In conclusion, our results showed that miR-1290 activated the JAK/STAT3 and PI3K/AKT pathway by targeting SOCS4, and thereby promoted LADC cell proliferation, invasion and metastasis. The findings improve our understanding of LADC tumorigenesis and development, which may provide new insights to lung adenocarcinoma therapy.

MATERIALS AND METHODS

Human lung adenocarcinoma tissues

Thirty-two pairs of human lung adenocarcinoma tissues and noncancerous lung tissues were obtained from patients who underwent surgical resection at the First Affiliated Hospital, Nanjing Medical University (Nanjing, China). All specimens were immediately frozen in liquid nitrogen and stored at −196° C until analysis. Clinicopathological information for all of the patients was available. Lung adenocarcinoma was staged according to the seventh edition of the tumor-node-metastasis classification for lung cancer [37]. This study was approved by the medical ethics committee of the Institutional Review Board of the hospital. Standard written consent was obtained from each patient.

Cell culture and transfection

Human bronchial epithelial cell line BEAS-2B and human lung adenocarcinoma cell line A549 were cultured in Dulbecco’s modified Eagle’s medium (DMEM; HyClone, USA) containing 10% fetal bovine serum (FBS; Gibco, USA) and 1% antibiotics at 37° C in a 5% CO2 incubator. Human lung adenocarcinoma cell line SPC-A1 were cultured in RPMI-1640 medium (HyClone) containing 10% FBS (Gibco) and 1% antibiotics at 37° C in a 5% CO2 incubator.

A549 and SPC-A1 cells were transfected with 100 nM miR-1290 mimic (miR-1290) or mimic control (miR-NC); 200 nM miR-1290 inhibitor (anti-miR-1290) or inhibitor control (anti-miR-NC) (Ribobio, Guangzhou, China); or 5 μg plasmid carrying shRNA targeting SOCS4 (sh-SOCS4) or control shRNA (sh-NC); or 6 μg pEX2-SOCS4 or pEX2 (GenePharma, Shanghai, China) using Lipofectamine 2000 (Invitrogen, Carlsbad, CA, USA ) according to the manufacturer’s protocol.

miR-1290 gene was inserted into a lentiviral vector containing the sequence encoding green fluorescence protein. Luciferase-labeled SPC-A1 cells were seeded in a 24-well plate (2.0 × 105 cells/well), and incubated with the lentiviral vector containing miR-1290 gene for 24 h according to the manufacturer’s protocol. The cells were selected using medium containing 3.0 μg/ml puromycin (Sigma-Aldrich, St Louis, MO, USA) for one month, and individual clones that stably expressed the vector genes were isolated and cultured in medium containing 2.5 μg/ml puromycin for further experiments. Infection efficiency after lentiviral vector exposure was determined by fluorescence microscopy (Olympus, Tokyo, Japan) and qRT-PCR.

Cell proliferation assay

Cells (2.0 × 104 cells/well) were seeded in 96-well plates and treated with 100 nM miR-1290 mimic or miR-NC. Cells were subjected to Cell Counting Kit-8 assay (Beyotime, Guangzhou, China) according to the manufacturer’s instructions at 48 h after transfection. Optical density values at 450 nm were detected after incubation for 0.5–4 h. Each value represents the mean of five repeated measurements. Cell viability was determined across three independent experiments. Each assay was repeated for three times.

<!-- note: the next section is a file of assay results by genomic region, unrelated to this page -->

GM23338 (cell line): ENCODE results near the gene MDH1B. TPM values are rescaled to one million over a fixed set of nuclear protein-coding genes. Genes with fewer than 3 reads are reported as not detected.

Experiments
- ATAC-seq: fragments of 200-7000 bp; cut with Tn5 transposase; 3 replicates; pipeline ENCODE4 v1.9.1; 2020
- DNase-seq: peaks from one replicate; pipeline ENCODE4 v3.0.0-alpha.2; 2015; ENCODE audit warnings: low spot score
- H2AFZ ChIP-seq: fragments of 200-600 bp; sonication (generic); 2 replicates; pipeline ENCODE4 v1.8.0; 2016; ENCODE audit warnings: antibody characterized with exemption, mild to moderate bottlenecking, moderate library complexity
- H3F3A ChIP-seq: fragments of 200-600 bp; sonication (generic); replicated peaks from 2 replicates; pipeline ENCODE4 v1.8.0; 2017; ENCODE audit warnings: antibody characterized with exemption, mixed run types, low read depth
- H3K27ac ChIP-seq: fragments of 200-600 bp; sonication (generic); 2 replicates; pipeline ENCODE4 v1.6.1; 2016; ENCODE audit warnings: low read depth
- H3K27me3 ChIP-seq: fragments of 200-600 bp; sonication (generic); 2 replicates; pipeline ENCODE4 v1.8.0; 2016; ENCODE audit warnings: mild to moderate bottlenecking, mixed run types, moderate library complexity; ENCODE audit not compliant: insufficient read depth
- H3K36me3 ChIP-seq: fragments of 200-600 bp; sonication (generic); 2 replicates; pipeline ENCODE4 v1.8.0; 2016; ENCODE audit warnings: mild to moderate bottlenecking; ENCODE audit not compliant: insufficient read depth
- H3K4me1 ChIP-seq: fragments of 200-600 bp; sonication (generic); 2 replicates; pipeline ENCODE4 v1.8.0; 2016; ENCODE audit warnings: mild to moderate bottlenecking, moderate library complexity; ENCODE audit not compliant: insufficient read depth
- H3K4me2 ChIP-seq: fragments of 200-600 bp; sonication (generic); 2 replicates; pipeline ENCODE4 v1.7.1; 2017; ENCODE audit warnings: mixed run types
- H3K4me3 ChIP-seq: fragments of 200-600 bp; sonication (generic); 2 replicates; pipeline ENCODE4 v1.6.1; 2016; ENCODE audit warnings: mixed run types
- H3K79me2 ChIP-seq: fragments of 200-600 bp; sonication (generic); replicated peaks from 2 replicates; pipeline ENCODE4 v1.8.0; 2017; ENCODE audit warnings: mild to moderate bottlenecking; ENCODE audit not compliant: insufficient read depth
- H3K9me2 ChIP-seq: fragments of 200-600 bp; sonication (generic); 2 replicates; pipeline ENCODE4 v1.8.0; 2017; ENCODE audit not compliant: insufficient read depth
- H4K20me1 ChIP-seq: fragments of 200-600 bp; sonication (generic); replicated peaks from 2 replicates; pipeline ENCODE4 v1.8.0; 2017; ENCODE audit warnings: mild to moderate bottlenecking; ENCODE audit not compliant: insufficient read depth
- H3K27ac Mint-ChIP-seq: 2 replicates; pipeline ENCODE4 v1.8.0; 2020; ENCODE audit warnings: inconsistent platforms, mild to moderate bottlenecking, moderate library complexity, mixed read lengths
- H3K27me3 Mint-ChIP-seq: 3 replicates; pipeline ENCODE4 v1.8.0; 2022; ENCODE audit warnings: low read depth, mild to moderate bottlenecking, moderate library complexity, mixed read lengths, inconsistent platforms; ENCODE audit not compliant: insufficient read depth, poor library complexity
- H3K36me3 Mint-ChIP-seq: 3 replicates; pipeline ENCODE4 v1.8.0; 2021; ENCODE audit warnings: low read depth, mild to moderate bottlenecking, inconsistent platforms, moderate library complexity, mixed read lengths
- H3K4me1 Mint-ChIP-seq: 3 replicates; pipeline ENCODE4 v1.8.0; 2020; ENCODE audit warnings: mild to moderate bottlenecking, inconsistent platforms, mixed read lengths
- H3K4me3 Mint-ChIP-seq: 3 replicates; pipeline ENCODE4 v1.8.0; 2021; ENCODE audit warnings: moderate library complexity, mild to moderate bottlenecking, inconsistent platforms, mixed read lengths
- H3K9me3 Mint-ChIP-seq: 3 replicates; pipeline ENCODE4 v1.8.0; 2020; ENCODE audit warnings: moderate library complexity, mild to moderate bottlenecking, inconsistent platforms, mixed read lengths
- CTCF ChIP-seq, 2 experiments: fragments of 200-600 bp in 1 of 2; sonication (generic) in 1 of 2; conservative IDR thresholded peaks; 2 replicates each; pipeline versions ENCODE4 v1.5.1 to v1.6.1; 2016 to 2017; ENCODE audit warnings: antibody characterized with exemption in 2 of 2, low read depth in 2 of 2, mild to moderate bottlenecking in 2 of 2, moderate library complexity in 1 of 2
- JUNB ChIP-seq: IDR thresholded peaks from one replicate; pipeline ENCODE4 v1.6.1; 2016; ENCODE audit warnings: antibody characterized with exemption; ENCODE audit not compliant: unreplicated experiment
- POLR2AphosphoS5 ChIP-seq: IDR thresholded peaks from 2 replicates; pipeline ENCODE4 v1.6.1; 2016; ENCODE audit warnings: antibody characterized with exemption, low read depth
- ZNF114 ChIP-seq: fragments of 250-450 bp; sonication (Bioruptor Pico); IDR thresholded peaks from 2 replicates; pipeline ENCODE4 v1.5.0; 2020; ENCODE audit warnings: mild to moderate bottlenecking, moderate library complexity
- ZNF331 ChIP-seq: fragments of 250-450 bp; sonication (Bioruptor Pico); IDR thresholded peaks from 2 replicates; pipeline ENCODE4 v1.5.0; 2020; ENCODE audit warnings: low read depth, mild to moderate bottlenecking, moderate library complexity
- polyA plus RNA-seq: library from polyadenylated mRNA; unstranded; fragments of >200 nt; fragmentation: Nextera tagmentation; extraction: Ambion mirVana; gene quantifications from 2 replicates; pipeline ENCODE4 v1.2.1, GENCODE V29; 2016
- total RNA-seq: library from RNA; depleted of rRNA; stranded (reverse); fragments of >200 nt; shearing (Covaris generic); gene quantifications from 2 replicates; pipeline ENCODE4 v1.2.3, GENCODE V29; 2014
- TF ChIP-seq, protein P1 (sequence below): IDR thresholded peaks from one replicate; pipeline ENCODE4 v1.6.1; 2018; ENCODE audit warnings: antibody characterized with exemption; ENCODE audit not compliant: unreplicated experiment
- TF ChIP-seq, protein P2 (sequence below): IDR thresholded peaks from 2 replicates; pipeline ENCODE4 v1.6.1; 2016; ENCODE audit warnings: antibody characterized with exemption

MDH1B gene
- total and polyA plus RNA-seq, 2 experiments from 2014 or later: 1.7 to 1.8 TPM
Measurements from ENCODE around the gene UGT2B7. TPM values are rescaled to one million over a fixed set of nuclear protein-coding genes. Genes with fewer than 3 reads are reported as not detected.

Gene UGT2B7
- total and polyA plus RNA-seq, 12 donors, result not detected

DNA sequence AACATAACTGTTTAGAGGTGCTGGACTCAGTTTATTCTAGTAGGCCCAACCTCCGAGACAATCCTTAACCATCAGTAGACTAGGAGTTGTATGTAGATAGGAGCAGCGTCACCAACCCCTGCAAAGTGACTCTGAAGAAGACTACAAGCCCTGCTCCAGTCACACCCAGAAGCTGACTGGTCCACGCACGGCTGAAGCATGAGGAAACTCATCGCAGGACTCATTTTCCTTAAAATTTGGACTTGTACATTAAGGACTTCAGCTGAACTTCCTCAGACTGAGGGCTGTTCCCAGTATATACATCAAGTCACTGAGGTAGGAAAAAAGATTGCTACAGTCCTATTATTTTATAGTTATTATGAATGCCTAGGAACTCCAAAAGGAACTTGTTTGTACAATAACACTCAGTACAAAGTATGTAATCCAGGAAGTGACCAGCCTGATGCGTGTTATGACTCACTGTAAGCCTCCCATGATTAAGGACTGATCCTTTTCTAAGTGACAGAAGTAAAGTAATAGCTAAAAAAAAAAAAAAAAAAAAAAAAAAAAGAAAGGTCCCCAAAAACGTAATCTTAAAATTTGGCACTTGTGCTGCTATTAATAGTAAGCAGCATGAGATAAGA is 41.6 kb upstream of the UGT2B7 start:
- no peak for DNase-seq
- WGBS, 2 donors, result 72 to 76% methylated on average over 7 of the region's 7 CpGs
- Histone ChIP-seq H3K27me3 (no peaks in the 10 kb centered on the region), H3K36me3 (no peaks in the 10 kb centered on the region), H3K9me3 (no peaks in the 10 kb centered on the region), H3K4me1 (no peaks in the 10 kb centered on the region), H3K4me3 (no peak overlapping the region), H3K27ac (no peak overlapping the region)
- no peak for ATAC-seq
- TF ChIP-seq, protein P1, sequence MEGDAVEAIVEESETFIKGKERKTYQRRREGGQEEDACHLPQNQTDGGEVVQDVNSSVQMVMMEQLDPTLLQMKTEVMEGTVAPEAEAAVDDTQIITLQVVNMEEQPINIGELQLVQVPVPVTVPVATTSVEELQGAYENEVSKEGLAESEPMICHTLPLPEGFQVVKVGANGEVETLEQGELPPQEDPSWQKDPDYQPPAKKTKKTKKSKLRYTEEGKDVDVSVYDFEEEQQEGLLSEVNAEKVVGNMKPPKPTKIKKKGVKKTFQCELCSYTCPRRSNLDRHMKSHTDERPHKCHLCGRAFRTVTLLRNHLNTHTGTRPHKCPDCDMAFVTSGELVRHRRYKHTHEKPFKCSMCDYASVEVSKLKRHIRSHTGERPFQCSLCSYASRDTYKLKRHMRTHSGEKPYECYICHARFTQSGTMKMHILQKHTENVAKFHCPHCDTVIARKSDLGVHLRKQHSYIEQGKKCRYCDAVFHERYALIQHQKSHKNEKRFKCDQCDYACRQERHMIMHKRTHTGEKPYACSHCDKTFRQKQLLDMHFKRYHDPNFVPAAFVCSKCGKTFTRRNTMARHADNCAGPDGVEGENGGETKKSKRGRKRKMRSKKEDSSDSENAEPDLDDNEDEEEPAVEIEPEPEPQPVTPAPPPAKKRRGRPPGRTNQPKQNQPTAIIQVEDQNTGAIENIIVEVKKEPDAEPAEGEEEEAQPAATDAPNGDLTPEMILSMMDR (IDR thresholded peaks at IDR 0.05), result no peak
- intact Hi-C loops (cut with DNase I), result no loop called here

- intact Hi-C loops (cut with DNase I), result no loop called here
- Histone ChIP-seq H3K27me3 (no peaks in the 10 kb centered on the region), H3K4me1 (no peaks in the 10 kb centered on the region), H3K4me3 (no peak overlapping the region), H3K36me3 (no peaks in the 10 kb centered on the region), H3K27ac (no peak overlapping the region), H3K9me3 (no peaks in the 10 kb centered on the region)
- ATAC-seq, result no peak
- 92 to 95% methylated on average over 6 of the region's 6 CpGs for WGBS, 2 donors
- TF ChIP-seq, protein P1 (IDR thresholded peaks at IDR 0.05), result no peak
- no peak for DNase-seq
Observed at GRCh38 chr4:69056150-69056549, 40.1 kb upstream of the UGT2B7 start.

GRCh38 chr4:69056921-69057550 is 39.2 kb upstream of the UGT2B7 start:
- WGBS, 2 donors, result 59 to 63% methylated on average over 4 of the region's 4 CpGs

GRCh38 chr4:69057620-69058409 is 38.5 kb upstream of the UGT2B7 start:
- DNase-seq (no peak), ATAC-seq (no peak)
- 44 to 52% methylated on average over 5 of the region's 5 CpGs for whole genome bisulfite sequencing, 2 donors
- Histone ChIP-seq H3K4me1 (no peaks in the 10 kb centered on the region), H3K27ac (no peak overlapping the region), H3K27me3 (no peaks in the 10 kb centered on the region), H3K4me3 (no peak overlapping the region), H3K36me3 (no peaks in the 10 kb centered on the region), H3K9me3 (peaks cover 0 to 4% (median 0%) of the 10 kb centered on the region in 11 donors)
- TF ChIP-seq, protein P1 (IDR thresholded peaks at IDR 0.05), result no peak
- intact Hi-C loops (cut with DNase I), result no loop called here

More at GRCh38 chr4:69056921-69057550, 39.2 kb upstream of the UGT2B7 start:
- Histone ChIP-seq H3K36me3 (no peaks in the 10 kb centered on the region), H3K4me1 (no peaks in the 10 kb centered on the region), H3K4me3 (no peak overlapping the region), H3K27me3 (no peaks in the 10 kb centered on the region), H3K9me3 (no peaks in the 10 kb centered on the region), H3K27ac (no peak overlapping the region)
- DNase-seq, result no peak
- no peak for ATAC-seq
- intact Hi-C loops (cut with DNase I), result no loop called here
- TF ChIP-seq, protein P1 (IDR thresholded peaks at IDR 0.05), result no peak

Flow cytometry analysis of cell cycle and apoptosis

For cell cycle analysis, cells were harvested, washed twice with cold phosphate buffered saline (PBS) and fixed in 75% ethanol overnight at 4° C. The cells were then washed twice with cold PBS. Next, the cells were stained with propidium iodide solution (propidium iodide, 3.4 mM Tris-Cl, 100 μg/ml RNase A, 0.1% Triton X-100) for 20 minutes at room temperature in the dark. DNA content was then measured with a FACSCalibur flow cytometer (BD Biosciences, New York, USA), and the percentage of cells in G0/G1, S, and G2/M phase were analyzed using ModFit software (BD Biosciences). Each assay was repeated for three times.

Cell apoptosis was analyzed using Annexin V/PE and 7-AAD apoptosis detection kit (BD Biosciences). Briefly, cells were harvested after transfection, washed twice with cold PBS and resuspended in Annexin-binding buffer at a density of 106 cells/ml. The cells were then stained with Annexin V/PE and 7-AAD for 15 minutes at room temperature in the dark. Cell apoptosis was detected using a FACSCalibur flow cytometer (BD Biosciences) and analyzed by Flowjo software (BD Biosciences). Each assay was repeated for three times.

In vitro cell invasion assays

Transwell invasion assays were performed in 24-well plates containing 8.0-μm pore size chamber inserts (Corning, New York, USA) coated with MaxGel extracellular matrix mixture (Sigma-Aldrich) according to the manufacturer’s instructions. Cells (2.0 × 105/well) were placed onto the upper insert pre-coated with MaxGel extracellular matrix mixture and cultured in serum-free medium. The lower chamber contained 700 μl medium supplemented with 10% FBS. After incubation for 24 h, any cells that had not migrated were removed carefully, and cells on the lower surface of the membrane were fixed with 95% ethanol and stained with 1% crystal violet. Cells adhering to the membrane were imaged and counted under at least 10 random fields using an inverted microscopy (Olympus). Each assay was repeated for three times.

miRNA target prediction

Putative miRNA target genes were predicted using TargetScan 7.1 (www.targetscan.org).

RNA isolation and qRT–PCR assay